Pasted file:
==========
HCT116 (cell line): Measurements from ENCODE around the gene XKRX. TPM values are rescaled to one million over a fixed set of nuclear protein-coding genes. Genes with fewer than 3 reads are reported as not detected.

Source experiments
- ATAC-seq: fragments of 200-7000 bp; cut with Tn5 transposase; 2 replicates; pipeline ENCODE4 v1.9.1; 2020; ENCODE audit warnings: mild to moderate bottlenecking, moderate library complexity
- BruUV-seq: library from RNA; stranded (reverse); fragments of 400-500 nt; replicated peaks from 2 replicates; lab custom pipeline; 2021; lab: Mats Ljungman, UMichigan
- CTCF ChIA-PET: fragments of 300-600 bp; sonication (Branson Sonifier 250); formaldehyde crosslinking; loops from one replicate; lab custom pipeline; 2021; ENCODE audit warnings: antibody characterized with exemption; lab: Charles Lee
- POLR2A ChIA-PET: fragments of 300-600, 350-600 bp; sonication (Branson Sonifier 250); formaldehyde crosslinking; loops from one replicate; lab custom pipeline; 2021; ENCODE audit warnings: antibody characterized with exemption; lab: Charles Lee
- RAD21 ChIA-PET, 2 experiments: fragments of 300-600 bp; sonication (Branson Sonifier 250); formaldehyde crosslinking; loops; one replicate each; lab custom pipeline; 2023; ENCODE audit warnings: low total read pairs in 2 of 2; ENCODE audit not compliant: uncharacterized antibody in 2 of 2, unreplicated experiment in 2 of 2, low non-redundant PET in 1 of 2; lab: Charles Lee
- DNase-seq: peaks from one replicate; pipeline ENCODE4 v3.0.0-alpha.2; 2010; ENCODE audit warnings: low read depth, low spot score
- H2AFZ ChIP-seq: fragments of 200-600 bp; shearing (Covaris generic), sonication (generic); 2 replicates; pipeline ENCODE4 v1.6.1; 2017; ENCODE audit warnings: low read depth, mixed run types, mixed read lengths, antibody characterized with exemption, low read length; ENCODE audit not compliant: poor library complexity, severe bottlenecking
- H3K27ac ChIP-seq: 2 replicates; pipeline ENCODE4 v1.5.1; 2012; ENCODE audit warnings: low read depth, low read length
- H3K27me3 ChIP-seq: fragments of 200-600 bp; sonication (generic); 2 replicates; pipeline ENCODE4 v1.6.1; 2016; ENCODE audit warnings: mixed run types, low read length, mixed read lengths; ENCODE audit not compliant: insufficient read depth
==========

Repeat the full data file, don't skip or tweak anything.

HCT116 (cell line): Measurements from ENCODE around the gene XKRX. TPM values are rescaled to one million over a fixed set of nuclear protein-coding genes. Genes with fewer than 3 reads are reported as not detected.

Source experiments
- ATAC-seq: fragments of 200-7000 bp; cut with Tn5 transposase; 2 replicates; pipeline ENCODE4 v1.9.1; 2020; ENCODE audit warnings: mild to moderate bottlenecking, moderate library complexity
- BruUV-seq: library from RNA; stranded (reverse); fragments of 400-500 nt; replicated peaks from 2 replicates; lab custom pipeline; 2021; lab: Mats Ljungman, UMichigan
- CTCF ChIA-PET: fragments of 300-600 bp; sonication (Branson Sonifier 250); formaldehyde crosslinking; loops from one replicate; lab custom pipeline; 2021; ENCODE audit warnings: antibody characterized with exemption; lab: Charles Lee
- POLR2A ChIA-PET: fragments of 300-600, 350-600 bp; sonication (Branson Sonifier 250); formaldehyde crosslinking; loops from one replicate; lab custom pipeline; 2021; ENCODE audit warnings: antibody characterized with exemption; lab: Charles Lee
- RAD21 ChIA-PET, 2 experiments: fragments of 300-600 bp; sonication (Branson Sonifier 250); formaldehyde crosslinking; loops; one replicate each; lab custom pipeline; 2023; ENCODE audit warnings: low total read pairs in 2 of 2; ENCODE audit not compliant: uncharacterized antibody in 2 of 2, unreplicated experiment in 2 of 2, low non-redundant PET in 1 of 2; lab: Charles Lee
- DNase-seq: peaks from one replicate; pipeline ENCODE4 v3.0.0-alpha.2; 2010; ENCODE audit warnings: low read depth, low spot score
- H2AFZ ChIP-seq: fragments of 200-600 bp; shearing (Covaris generic), sonication (generic); 2 replicates; pipeline ENCODE4 v1.6.1; 2017; ENCODE audit warnings: low read depth, mixed run types, mixed read lengths, antibody characterized with exemption, low read length; ENCODE audit not compliant: poor library complexity, severe bottlenecking
- H3K27ac ChIP-seq: 2 replicates; pipeline ENCODE4 v1.5.1; 2012; ENCODE audit warnings: low read depth, low read length
- H3K27me3 ChIP-seq: fragments of 200-600 bp; sonication (generic); 2 replicates; pipeline ENCODE4 v1.6.1; 2016; ENCODE audit warnings: mixed run types, low read length, mixed read lengths; ENCODE audit not compliant: insufficient read depth